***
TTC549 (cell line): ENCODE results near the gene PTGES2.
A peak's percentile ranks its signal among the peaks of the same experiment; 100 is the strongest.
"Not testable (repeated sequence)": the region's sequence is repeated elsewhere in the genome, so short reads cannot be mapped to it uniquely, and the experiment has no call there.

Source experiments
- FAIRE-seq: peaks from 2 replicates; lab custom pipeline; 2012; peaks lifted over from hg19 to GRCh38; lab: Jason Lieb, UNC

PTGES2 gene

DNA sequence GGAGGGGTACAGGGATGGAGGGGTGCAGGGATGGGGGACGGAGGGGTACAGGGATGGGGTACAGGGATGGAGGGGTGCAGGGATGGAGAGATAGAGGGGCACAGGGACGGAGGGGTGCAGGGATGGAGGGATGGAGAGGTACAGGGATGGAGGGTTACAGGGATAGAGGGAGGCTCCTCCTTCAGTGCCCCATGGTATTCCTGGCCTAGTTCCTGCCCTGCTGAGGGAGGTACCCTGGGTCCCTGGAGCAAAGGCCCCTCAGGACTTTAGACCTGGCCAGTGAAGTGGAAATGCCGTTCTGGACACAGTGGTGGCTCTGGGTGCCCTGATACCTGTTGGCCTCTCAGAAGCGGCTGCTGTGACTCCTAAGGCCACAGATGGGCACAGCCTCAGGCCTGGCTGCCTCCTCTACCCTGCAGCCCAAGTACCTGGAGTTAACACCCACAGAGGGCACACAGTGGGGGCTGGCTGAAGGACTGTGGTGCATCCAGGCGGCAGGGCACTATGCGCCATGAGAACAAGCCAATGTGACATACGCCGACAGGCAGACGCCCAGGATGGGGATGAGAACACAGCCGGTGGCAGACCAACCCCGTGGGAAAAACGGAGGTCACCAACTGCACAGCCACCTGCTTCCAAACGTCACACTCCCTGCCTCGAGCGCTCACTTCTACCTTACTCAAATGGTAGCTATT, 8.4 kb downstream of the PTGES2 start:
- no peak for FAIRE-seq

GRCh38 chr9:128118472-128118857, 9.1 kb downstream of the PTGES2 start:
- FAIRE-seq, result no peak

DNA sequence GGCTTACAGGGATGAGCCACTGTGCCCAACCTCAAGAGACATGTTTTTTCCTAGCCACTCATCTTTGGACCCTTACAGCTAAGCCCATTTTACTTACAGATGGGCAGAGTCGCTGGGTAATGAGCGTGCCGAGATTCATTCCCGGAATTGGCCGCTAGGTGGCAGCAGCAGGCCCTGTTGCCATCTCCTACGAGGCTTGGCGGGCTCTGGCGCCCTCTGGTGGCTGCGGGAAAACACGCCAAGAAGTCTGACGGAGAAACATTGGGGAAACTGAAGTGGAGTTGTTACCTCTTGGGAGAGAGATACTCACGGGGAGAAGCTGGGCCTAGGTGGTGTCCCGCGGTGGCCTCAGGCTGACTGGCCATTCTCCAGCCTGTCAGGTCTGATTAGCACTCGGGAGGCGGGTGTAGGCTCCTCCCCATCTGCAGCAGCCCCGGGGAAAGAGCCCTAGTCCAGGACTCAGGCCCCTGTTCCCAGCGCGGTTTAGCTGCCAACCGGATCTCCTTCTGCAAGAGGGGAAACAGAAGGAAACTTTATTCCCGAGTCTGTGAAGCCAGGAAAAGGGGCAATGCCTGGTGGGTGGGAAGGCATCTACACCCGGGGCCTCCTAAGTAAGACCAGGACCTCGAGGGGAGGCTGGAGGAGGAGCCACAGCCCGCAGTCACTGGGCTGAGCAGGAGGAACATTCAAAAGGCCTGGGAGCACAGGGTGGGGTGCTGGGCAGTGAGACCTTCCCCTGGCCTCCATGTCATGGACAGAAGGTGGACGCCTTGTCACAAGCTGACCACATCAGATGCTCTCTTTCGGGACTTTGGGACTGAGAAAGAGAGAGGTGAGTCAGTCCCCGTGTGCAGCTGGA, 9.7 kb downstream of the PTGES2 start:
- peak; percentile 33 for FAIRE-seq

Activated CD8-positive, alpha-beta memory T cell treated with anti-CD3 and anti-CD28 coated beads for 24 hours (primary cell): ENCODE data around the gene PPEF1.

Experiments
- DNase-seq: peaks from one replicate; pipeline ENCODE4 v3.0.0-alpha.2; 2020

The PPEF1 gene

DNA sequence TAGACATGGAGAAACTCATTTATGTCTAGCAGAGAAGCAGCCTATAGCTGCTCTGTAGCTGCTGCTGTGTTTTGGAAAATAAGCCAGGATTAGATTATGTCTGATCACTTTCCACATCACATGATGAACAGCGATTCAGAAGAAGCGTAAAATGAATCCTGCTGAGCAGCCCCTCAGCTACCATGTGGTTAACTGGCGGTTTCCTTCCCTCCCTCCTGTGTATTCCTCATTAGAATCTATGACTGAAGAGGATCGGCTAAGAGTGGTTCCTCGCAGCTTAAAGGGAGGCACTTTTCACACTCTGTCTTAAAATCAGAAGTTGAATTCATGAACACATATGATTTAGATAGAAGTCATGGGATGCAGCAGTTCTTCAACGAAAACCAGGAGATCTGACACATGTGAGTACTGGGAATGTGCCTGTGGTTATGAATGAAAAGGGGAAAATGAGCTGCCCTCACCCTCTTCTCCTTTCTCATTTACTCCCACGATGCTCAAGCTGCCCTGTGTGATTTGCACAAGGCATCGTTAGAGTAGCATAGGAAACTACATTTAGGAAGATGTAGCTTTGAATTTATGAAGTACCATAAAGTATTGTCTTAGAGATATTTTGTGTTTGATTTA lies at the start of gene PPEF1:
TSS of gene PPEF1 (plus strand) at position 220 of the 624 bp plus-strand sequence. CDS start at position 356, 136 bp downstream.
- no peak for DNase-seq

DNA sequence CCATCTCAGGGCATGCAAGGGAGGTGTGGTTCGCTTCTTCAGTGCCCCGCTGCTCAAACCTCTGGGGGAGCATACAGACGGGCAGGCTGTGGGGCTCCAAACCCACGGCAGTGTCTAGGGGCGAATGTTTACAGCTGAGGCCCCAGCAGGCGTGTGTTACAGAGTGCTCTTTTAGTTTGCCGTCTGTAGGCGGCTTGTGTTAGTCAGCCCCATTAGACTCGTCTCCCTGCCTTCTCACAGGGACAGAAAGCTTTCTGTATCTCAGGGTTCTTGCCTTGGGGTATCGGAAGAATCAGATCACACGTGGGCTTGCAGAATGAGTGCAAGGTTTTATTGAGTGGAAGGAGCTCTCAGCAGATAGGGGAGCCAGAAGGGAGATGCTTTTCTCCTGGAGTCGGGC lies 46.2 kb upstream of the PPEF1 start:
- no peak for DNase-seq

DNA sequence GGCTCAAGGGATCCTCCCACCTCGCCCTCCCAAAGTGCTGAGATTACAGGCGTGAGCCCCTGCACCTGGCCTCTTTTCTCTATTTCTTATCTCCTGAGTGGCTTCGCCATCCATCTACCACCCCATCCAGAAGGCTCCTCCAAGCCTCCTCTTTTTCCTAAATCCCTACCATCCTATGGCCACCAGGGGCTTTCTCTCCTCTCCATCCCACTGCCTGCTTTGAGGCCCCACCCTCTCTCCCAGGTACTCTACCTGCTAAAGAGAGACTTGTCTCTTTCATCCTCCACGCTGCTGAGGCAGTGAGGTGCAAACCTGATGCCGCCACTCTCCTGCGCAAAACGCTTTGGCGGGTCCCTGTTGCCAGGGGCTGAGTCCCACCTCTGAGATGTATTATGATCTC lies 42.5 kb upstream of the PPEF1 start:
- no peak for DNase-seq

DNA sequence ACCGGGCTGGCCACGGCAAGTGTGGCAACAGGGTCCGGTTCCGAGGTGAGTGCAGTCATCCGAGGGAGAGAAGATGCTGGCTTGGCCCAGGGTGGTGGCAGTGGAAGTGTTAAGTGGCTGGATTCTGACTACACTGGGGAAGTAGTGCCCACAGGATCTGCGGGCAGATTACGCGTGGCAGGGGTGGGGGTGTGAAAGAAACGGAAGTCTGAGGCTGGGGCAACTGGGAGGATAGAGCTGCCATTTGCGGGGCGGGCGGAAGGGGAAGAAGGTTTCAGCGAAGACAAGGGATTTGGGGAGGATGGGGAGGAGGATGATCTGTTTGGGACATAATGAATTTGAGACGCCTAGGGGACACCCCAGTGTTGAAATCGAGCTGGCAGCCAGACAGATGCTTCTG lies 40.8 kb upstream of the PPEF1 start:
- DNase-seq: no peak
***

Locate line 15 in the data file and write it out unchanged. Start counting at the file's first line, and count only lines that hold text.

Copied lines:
- DNase-seq: peaks from one replicate; pipeline ENCODE4 v3.0.0-alpha.2; 2020